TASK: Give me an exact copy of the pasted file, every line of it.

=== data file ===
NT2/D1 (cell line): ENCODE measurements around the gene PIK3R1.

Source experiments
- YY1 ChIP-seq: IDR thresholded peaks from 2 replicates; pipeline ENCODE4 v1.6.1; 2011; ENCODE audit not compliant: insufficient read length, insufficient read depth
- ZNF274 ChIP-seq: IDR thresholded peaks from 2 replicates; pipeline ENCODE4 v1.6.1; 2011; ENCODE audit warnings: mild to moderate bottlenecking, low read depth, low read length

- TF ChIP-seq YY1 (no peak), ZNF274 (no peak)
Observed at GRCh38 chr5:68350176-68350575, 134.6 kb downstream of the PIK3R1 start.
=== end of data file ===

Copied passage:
NT2/D1 (cell line): ENCODE measurements around the gene PIK3R1.

Source experiments
- YY1 ChIP-seq: IDR thresholded peaks from 2 replicates; pipeline ENCODE4 v1.6.1; 2011; ENCODE audit not compliant: insufficient read length, insufficient read depth
- ZNF274 ChIP-seq: IDR thresholded peaks from 2 replicates; pipeline ENCODE4 v1.6.1; 2011; ENCODE audit warnings: mild to moderate bottlenecking, low read depth, low read length

- TF ChIP-seq YY1 (no peak), ZNF274 (no peak)
Observed at GRCh38 chr5:68350176-68350575, 134.6 kb downstream of the PIK3R1 start.